Kennedy increased the number of U.S. military in Vietnam from 800 to 16,300. It remains a point of some controversy among historians whether or not Vietnam would have escalated to the point it did had Kennedy served out his full term and been re-elected in 1964. Fueling the debate are statements made by Kennedy and Johnson's Secretary of Defense Robert McNamara that Kennedy was strongly considering pulling out of Vietnam after the 1964 election. In the film "The Fog of War", not only does McNamara say this, but a tape recording of Lyndon Johnson confirms that Kennedy was planning to withdraw from Vietnam, a position Johnson states he strongly disapproved of. Additional evidence is Kennedy's National Security Action Memorandum (NSAM) 263, dated October 11, 1963, which ordered withdrawal of 1,000 military personnel by the end of 1963. Nevertheless, given the stated reason for the overthrow of the Diem government, such action would have been a policy reversal, but Kennedy was generally moving in a less hawkish direction in the Cold War since his acclaimed speech about World Peace at American University the previous June 10, 1963. According to historian Lawrence Freedman, regarding Kennedy's statements about withdrawing from Vietnam, it was, "less of a definite decision than a working assumption, based on a hope for stability rather than an expectation of chaos".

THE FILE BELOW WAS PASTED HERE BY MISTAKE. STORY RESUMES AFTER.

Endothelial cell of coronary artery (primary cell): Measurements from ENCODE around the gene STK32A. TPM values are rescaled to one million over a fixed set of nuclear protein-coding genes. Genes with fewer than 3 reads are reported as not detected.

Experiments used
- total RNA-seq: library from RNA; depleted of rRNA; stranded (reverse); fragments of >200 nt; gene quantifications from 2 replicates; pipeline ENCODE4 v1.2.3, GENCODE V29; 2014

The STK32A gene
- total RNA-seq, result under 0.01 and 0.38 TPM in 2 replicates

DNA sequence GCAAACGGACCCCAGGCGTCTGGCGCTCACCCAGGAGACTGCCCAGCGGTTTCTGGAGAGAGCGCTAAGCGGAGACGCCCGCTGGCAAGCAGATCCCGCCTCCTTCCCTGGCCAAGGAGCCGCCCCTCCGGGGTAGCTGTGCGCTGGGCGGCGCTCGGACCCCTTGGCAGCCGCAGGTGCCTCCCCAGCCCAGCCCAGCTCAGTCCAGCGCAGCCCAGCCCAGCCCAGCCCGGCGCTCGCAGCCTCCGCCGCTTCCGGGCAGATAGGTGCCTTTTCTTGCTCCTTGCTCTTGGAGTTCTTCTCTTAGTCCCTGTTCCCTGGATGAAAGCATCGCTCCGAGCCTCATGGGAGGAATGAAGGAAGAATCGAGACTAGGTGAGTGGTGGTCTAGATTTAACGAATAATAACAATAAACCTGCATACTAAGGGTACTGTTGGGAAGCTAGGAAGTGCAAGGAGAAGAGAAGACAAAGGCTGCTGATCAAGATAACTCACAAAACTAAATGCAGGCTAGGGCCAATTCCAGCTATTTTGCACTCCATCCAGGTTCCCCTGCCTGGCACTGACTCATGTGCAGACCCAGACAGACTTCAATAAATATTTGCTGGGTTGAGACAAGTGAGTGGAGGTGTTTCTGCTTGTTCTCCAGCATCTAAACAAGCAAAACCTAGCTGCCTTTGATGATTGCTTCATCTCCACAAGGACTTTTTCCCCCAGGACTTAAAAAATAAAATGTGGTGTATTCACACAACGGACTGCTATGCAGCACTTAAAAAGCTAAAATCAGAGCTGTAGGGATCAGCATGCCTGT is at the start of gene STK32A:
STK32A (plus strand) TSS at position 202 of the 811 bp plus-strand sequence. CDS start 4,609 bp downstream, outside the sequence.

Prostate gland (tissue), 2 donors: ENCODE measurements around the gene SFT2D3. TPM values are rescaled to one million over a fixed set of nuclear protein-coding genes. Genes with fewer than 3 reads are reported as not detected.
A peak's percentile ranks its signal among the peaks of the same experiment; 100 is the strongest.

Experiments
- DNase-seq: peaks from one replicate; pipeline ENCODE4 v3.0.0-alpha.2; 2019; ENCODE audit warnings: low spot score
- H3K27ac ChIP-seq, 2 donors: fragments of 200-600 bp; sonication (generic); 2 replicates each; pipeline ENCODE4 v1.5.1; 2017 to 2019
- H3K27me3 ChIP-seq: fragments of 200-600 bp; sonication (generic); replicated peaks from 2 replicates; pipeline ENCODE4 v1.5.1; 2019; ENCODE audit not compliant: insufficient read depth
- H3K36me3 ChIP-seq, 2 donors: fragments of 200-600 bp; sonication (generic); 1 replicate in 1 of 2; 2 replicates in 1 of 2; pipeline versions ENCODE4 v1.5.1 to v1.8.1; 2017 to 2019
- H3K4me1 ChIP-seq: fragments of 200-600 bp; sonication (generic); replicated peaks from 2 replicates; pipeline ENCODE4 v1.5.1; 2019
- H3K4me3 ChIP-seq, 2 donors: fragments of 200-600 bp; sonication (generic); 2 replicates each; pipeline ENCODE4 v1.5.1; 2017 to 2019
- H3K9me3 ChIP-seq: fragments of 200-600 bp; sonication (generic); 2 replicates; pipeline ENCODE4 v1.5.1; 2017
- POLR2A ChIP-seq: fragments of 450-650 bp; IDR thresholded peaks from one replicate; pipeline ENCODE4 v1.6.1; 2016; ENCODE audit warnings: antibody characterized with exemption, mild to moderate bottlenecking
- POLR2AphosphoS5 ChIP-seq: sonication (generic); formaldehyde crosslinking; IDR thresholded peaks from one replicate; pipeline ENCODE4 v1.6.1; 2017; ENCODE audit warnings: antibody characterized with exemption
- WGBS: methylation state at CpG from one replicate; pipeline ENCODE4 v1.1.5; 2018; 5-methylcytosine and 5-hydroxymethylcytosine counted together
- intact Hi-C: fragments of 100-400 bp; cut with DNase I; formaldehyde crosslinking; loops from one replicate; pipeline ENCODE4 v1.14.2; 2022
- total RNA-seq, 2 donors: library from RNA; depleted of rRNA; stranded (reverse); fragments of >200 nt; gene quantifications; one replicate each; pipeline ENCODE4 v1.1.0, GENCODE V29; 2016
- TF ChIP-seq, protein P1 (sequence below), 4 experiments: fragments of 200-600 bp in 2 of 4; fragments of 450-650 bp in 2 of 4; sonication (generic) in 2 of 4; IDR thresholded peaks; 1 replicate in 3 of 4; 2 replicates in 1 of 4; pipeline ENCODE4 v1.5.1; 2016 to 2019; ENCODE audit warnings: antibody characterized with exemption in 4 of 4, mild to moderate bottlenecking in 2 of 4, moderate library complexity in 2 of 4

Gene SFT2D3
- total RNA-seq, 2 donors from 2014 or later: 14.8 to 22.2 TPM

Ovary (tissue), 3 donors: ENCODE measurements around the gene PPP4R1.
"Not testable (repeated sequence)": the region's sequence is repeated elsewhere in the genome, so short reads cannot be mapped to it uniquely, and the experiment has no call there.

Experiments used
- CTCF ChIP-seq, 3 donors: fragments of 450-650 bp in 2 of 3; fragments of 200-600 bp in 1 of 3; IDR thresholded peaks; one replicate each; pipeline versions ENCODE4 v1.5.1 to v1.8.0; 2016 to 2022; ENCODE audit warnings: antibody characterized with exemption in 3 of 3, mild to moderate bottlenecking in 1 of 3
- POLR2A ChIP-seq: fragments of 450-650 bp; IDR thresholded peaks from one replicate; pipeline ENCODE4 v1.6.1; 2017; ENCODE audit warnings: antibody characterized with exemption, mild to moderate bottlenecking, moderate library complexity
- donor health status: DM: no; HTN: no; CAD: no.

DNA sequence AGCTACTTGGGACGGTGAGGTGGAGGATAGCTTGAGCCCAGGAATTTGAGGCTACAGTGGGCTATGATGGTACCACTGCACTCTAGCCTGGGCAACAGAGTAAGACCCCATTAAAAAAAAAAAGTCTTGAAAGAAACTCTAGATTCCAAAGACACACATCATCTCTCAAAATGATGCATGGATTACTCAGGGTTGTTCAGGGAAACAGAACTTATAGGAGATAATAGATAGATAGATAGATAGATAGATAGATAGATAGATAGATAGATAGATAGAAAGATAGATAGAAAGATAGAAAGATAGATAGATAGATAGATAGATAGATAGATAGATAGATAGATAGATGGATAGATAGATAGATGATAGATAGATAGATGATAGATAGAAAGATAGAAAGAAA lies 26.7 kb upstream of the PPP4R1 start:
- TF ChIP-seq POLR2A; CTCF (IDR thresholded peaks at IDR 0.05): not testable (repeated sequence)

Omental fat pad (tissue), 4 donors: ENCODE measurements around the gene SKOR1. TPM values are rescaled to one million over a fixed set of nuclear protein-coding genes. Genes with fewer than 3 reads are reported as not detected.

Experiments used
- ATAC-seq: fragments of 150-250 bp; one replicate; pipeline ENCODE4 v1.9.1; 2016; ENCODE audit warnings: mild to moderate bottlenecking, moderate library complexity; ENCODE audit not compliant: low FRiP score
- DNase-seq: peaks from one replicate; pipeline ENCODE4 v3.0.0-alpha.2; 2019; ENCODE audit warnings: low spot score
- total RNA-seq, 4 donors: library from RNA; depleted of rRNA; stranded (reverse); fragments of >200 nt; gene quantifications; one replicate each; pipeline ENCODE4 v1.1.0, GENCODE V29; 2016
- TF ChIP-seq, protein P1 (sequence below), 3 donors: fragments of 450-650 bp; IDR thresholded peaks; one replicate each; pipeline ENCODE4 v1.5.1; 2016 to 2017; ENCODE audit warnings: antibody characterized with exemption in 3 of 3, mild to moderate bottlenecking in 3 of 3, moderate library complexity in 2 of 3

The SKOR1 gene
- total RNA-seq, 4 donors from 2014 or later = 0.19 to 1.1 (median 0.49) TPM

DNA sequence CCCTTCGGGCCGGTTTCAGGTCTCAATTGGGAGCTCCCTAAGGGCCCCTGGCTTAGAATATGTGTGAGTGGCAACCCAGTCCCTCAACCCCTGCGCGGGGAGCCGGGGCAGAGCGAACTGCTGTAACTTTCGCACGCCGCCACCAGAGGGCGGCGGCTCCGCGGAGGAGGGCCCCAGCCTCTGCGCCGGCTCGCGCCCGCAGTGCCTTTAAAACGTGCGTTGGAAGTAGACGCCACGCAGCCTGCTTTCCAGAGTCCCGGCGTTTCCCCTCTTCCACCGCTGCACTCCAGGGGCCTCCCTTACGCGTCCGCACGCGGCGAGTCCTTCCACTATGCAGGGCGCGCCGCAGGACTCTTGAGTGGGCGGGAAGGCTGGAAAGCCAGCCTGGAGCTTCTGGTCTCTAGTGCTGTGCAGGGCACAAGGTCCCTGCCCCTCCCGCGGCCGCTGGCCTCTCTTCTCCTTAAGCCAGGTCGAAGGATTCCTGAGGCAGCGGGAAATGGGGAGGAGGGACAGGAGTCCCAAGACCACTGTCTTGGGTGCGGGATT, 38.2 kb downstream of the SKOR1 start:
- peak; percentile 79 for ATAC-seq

After Kennedy's assassination, new President Lyndon B. Johnson immediately reversed his predecessor's order to withdraw 1,000 military personnel by the end of 1963 with his own NSAM 273 on November 26, 1963.